Their perfection was shocking in the dead, dried up brown litter of the dead spring and summer plants. They looked like parasites, something that had leached off the heart of the dead things around it, with the guilt of survivors after a battle or collaborators after a war. A herald of new life where none should be; not a green spring freshness, but a hidden, biding of time. A hidden plant, profiting where the rest lies dumb and dead. 




Crocus boryii I saw in the Mani. I walked up through the olive groves from Kardamyli, in a shimmering heat haze even though it was now the early evening, and at the end of one of the lanes was the crocus. I sat on a low stone and looked at one flower, white and perfect in the red earth, with two tiny “true” leaves of perfect green and a papery cataphyll, the now redundant protection for the emerging flower.


The perianth was a tone of warm white which could never be replicated, a living warm white, because it is not the colours themselves that are different in the natural world, but the textures and tone, the way the light falls. The open flowers had feathery yellow styles and pure white anthers with the beading of pollen that gives them a look of hydrophobicity, or powdered softness. I tried to take a picture but was caught by a web of light coruscating in a way that was impossible to capture.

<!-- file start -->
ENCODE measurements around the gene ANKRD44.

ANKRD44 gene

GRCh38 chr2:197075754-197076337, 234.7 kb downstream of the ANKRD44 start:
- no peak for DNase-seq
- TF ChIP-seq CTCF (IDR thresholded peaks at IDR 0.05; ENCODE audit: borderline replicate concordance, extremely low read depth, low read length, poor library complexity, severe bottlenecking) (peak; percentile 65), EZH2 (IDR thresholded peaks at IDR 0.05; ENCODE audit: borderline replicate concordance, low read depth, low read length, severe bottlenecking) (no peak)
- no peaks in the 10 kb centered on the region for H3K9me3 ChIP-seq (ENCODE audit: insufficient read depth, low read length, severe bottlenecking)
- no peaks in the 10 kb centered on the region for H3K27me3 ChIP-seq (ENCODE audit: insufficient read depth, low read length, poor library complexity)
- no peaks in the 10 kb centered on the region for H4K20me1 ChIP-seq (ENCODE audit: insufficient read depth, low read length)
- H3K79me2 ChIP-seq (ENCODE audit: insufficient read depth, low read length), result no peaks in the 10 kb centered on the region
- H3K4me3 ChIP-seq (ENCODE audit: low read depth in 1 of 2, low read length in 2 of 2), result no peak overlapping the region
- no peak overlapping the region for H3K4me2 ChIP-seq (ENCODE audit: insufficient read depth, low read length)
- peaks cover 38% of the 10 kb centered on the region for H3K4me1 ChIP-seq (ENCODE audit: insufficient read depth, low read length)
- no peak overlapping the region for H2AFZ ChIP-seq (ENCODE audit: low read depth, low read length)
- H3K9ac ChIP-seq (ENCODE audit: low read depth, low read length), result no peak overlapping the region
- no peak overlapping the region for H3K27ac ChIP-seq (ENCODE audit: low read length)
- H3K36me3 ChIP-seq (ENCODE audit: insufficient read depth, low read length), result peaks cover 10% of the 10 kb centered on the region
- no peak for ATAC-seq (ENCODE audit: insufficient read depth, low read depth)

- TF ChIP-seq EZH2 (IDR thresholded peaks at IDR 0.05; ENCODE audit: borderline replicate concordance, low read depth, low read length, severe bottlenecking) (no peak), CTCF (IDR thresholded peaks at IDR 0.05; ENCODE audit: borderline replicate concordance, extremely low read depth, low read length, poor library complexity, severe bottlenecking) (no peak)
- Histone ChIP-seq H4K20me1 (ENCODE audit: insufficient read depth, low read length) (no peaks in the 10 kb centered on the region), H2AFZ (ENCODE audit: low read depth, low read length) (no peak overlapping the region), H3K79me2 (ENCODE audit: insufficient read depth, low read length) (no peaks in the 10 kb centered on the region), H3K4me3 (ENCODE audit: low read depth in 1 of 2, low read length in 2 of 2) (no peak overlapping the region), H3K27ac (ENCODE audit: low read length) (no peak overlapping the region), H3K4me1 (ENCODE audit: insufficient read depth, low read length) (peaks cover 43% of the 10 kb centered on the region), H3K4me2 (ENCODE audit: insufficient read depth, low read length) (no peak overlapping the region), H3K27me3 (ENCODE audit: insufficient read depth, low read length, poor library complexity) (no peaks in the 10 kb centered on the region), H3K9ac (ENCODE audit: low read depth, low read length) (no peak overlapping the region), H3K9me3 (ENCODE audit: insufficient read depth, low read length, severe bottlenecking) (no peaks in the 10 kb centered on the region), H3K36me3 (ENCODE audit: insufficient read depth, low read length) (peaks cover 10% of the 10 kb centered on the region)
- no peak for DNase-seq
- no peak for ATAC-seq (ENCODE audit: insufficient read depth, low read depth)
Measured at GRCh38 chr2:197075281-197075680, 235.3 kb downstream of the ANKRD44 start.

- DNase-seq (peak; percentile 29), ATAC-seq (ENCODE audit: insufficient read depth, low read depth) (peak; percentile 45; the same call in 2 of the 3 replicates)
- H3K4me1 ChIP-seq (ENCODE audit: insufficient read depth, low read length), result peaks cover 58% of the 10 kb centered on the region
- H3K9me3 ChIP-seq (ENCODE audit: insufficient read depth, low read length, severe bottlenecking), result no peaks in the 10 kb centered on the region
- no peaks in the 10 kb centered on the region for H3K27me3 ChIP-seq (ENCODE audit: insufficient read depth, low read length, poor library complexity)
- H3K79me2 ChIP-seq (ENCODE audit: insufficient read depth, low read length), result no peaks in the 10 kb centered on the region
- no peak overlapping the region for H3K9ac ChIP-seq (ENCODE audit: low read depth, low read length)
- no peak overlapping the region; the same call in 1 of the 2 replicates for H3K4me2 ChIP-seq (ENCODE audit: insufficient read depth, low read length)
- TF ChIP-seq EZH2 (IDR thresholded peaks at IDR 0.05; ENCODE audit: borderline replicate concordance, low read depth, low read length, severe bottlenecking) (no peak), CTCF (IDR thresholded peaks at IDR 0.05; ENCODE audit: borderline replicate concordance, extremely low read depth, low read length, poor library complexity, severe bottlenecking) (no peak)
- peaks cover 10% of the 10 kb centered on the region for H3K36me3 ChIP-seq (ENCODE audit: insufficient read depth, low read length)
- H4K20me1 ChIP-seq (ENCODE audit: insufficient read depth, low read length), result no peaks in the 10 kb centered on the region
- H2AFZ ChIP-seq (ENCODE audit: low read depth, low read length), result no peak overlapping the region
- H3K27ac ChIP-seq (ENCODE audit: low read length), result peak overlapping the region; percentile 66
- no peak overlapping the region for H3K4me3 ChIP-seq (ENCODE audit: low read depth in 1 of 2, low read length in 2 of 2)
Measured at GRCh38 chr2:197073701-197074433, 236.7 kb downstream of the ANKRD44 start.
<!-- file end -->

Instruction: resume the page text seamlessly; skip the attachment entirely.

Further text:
There are only two possibilities when photographing a white flower; to map the iridescence of the petals and the sun in blinding white, and use the shadow puppetry of the petals as they fall across each other to indicate the shape of the flower, or to concentrate on the white shape against the earth, and show the habit of the flower’s growth (bunched, or alone, cupped or smooth) in uniform whiteness, implicating the styles and stamens to give a shot of gold at the heart of the coldness. No picture communicates the unexpected brilliance of bulbs out of bare ground, the grass shrivelled by sun; photos bleach the white to bone, and cannot convey the wanton, moisture laden, feeling of an autumn geophyte.  


I couldn’t forget the crocus underground, couldn’t forget that every bit of moisture I saw had been fought for, sucked up among the dead roots of other plants, hoarded jealously in the corm in the boiling heat of the summer. As I toiled up the narrow dry-stone paths of the Mani the rays of the sun disturbed the mirror-clarity of my eyes, and globules of oil, computer-generated, disturbed my vision. I passed under and over the fruits of a pomegranate tree and under and over the olive tree where Bruce Chatwin had been scattered, swept round the great view down to the south from the mountains to the sea, and in the darkness of the church I sat on a broken half-Byzantine seat, one head of the eagle tucked under a shoulder blade and let the darkness clear my eyes. Like a nictitating membrane on a nidicolous bird.




I went next to look for Crocus biflorus subsp. melantherus next to the Stymphalian Lake.